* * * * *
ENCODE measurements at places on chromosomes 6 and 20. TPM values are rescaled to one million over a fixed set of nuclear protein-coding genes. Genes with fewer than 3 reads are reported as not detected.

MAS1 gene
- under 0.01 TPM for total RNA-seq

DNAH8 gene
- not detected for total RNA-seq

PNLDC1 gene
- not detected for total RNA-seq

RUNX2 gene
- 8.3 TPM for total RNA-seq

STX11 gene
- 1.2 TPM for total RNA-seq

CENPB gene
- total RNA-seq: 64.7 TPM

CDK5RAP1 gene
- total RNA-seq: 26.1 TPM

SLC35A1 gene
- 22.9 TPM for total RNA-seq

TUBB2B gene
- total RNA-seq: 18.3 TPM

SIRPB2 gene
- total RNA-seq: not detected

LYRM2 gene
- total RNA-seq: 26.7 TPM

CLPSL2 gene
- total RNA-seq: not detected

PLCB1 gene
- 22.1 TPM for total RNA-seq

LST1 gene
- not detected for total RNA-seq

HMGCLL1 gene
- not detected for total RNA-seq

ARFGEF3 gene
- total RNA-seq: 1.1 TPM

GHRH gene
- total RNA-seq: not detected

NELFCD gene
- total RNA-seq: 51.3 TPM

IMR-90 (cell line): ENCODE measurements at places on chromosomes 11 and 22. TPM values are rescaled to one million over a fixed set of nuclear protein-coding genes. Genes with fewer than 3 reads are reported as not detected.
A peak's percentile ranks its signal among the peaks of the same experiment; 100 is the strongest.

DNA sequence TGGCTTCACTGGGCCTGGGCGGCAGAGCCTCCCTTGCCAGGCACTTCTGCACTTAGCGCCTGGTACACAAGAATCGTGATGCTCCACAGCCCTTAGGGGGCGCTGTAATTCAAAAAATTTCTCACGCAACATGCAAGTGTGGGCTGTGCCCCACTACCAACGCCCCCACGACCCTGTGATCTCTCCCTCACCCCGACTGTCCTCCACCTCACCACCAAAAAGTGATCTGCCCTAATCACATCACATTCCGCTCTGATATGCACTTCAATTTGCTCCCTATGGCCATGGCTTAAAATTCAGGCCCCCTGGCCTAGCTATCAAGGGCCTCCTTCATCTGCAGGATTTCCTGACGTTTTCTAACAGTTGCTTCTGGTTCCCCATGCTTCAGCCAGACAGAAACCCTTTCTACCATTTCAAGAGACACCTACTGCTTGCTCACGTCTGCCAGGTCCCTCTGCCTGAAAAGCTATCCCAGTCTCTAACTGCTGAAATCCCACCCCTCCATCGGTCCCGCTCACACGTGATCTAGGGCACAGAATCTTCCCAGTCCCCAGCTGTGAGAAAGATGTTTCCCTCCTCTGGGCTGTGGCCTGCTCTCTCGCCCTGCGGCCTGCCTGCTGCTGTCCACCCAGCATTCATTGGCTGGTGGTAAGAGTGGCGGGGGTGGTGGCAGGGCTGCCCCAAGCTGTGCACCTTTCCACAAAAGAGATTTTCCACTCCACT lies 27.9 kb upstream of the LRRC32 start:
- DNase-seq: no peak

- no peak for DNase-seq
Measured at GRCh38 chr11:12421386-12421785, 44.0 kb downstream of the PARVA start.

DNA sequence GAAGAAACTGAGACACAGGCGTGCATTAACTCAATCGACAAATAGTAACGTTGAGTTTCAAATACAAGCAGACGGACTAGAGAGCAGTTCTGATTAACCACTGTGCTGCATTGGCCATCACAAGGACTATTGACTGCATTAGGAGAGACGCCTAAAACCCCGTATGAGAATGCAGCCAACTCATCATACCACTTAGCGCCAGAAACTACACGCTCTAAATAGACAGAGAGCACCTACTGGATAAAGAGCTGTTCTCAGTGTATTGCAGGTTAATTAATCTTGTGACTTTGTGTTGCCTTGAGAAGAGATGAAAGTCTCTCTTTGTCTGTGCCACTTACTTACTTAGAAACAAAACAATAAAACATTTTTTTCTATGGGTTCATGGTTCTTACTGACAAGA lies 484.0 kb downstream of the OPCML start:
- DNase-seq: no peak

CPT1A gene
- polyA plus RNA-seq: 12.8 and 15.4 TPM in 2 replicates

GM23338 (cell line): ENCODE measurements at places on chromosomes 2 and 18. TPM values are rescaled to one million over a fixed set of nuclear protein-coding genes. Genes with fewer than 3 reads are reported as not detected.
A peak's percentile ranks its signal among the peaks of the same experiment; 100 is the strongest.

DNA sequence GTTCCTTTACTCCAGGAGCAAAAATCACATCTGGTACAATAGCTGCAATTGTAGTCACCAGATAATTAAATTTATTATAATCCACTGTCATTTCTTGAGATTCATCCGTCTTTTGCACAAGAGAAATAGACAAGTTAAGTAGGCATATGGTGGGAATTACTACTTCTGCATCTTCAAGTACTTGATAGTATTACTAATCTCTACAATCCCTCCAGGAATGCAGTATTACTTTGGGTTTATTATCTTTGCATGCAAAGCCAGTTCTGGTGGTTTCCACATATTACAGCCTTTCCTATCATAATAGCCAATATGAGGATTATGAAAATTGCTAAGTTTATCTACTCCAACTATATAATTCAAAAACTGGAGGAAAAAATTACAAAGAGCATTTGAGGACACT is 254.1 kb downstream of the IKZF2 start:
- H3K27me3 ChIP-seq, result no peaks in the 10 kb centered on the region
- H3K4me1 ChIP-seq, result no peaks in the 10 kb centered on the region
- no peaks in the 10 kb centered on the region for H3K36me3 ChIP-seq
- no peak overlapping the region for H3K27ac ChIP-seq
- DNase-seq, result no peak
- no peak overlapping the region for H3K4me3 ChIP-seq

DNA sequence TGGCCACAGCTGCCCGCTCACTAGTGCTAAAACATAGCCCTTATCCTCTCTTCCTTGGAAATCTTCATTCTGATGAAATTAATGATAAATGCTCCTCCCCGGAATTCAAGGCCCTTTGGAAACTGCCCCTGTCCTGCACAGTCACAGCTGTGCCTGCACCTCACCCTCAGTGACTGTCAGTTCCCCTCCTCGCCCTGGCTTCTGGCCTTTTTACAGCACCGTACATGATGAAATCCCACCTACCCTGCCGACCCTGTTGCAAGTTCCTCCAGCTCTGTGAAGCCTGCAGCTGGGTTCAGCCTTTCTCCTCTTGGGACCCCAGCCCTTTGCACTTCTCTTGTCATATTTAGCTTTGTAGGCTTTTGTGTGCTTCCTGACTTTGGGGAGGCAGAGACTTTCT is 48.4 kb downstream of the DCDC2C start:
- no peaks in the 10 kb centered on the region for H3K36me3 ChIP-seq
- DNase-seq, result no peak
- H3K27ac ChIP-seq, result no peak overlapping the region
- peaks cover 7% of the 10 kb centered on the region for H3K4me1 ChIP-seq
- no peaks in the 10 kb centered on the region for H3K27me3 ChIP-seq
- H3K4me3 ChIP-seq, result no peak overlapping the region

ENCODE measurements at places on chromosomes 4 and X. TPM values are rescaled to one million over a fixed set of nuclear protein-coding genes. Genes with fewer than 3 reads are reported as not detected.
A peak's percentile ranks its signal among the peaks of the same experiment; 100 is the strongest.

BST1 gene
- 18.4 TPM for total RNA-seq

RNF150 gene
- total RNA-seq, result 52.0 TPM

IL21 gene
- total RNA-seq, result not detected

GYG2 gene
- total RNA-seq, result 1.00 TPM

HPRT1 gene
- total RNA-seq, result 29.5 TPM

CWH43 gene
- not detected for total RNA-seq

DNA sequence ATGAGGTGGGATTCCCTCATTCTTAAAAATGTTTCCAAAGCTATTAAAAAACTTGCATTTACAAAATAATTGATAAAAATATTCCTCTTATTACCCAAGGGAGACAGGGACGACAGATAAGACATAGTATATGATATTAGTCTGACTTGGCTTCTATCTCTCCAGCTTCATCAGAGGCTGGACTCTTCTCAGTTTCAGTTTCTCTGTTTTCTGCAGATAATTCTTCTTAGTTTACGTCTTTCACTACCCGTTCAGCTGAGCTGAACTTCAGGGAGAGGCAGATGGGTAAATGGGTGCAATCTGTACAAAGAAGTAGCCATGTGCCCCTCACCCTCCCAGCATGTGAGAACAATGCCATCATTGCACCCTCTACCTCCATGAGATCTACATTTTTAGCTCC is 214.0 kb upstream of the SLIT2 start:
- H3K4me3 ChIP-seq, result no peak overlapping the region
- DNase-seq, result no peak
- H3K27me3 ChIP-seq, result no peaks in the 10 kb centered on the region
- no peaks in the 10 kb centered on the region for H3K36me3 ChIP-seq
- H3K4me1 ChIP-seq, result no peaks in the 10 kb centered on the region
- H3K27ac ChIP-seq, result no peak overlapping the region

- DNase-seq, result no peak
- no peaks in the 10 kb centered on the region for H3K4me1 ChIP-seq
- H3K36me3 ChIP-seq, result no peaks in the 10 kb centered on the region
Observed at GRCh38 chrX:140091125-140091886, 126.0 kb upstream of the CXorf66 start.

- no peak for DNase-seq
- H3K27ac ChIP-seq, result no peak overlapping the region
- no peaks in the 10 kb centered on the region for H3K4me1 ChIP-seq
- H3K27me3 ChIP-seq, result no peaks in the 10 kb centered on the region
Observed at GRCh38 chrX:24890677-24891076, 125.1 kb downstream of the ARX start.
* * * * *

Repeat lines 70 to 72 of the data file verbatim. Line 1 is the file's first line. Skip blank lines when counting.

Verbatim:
IL21 gene
- total RNA-seq, result not detected

GYG2 gene